Wearing a bicycle helmet
In Victoria, all bike riders and their passengers and scooter riders are required to wear a bike helmet.
This applies when riding on:
- bike paths
- bike lanes
- shared and separated footpaths
- recreational parks
- car parks.
Research indicates that bike helmets greatly reduce the risk of head injuries, which are the major cause of death and injury to bike riders. When choosing a bike helmet make sure:
- it fits firmly and comfortably on your head and cannot be tilted in any direction
- the straps can be adjusted so there is no slack when fastened
- it has a sticker showing it is safety approved and meets the Australian/New Zealand Standard AS/NZS 2063
- if the helmet is manufactured or imported from 1 July 2012, it is marked with the symbol of a body accredited by the Joint Accreditation System of Australia and New Zealand (JAS-ANZ)*, certifying compliance with AS/NZS2063.
* Accredited companies that certify bike helmets can be found on the JAS-ANZ website
Facts about helmet wearing, bike riding & the law
- Helmet laws were introduced on 1 July 1990 in Victoria.
- From March 1990 to March 1991, helmet wearing rates in Victoria increased from 31% to 75%.
- Two years after the legislation was introduced, there was a 16% reduction in head injuries in metropolitan Melbourne and a 23% reduction in head injuries throughout Victoria. There was also an immediate reduction in bike riders, however by 1992 the numbers of bike riders had approached pre-legislation levels.
- Even though bicycle helmets are mandatory, the number of people cycling is increasing each year. See Road use and performance for more information.
- Between 2004 and 2008, 66% of bike rider traffic infringements in Victoria were issued for failing to wear a helmet.
- Police can stop bike riders and issue a fine or a warning for not wearing a helmet.
Helmet tips for parents and carers
For information about children wearing bicycle helmets visit Helmet tips for parents and carers.
Research about bicycle helmets
The mandatory helmet wearing requirement for bike riders is an important road safety initiative aimed at reducing the severity of crash outcomes. The rule is based on strong research evidence and has been adopted by all jurisdictions in Australia. VicRoads has a responsibility to take action to minimise the cost to the community of road deaths and injuries and the compulsory use of bicycle helmets has contributed significantly to meeting this responsibility.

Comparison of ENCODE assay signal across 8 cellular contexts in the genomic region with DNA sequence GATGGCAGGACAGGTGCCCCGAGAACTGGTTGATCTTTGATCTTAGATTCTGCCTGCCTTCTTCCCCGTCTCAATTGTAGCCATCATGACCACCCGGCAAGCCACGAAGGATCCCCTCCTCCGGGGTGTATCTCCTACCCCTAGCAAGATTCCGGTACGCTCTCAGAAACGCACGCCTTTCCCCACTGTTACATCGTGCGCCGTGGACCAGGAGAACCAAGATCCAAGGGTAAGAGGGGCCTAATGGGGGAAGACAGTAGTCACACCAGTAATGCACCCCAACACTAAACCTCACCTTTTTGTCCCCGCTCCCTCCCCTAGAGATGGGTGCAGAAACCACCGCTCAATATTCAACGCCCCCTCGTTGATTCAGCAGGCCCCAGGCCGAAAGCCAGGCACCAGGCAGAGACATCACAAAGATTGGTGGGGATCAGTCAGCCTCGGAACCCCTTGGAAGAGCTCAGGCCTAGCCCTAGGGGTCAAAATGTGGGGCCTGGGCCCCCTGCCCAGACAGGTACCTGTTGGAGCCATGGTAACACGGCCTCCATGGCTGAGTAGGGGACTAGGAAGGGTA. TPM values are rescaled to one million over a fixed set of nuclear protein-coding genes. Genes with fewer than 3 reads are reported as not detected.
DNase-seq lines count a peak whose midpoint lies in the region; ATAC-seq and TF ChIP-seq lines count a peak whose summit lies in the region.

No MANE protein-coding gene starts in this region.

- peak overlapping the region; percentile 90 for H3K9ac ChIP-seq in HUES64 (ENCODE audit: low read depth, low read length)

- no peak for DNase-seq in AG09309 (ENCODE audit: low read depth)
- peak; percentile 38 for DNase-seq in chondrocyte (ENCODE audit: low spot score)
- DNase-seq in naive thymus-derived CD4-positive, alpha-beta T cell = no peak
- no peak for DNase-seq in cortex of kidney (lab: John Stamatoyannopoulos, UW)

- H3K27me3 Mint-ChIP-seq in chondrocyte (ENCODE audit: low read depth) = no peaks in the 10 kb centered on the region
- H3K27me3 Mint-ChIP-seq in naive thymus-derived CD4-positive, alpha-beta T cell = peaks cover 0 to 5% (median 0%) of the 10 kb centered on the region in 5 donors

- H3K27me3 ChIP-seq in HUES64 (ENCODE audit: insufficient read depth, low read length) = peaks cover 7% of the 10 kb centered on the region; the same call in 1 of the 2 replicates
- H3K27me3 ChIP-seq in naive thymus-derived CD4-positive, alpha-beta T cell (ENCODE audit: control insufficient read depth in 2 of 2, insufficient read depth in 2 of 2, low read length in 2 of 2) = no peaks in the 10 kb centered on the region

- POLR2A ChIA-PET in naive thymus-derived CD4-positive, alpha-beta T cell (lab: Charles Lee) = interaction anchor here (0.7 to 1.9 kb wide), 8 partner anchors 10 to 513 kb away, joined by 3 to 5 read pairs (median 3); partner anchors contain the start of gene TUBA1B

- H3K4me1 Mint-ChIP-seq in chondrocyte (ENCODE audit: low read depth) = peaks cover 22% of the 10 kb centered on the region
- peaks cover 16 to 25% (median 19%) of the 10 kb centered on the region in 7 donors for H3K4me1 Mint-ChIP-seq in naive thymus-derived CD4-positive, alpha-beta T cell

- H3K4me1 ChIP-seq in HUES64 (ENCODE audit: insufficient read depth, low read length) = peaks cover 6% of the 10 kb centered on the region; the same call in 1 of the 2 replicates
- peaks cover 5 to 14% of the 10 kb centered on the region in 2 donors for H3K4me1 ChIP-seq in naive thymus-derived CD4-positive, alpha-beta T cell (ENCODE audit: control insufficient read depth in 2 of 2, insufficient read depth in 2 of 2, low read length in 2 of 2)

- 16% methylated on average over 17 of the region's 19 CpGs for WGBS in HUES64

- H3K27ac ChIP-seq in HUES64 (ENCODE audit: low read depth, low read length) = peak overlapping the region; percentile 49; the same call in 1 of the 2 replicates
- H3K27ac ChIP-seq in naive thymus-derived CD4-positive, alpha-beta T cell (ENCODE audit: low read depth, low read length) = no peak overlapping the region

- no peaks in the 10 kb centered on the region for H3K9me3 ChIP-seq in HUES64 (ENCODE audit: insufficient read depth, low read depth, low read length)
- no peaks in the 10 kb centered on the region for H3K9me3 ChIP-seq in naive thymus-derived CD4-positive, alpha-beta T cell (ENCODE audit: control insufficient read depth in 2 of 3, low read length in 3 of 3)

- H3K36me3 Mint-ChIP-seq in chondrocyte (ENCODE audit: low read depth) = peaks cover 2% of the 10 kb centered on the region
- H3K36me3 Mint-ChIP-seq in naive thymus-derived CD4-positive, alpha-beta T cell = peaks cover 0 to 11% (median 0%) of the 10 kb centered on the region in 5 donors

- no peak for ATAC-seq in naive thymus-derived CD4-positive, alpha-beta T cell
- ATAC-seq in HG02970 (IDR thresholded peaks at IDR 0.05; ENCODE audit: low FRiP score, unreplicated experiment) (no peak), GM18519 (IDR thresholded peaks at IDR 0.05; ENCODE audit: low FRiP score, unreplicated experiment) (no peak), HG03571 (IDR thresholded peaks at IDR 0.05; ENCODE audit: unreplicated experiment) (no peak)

Since the introduction of mandatory helmet wearing, there have been numerous studies into many facets of bicycle helmets including vigorous international debate on the effectiveness and desirability of helmet wearing.
A 2013 study investigated the factors, including helmet use, that contribute to head linear and angular acceleration in bicycle crash simulation tests. It was found that helmet use was the most significant factor in reducing the magnitude of head and brain injury. The study reinforces the benefits of wearing a bicycle helmet in a crash. It also demonstrated that helmets do not increase angular head acceleration, as some researchers have claimed. (Andrew S. McIntosh , Adrian Lai & Edgar Schilter (2013): Bicycle Helmets: Head Impact Dynamics in Helmeted and Unhelmeted Oblique Impact Tests, Traffic Injury Prevention, 14:5, 501-508)
A 2013 study on the effectiveness of helmets in collisions between bike riders and motor vehicles in New South Wales between 2001 and 2009 found that helmet wearing significantly reduced the risk of moderate, serious and severe head injury by up to 74%. Helmets were found to be particularly effective in reducing the risk of more severe head injuries. The study also found that non-helmeted bike riders were more likely to engage in risky cycling behaviour, such as:
- disobeying traffic controls (9.4% compared with 3.3%)
- cycling with a Blood Alcohol Concentration greater than 0.05 (7.2% compared with 1.7%).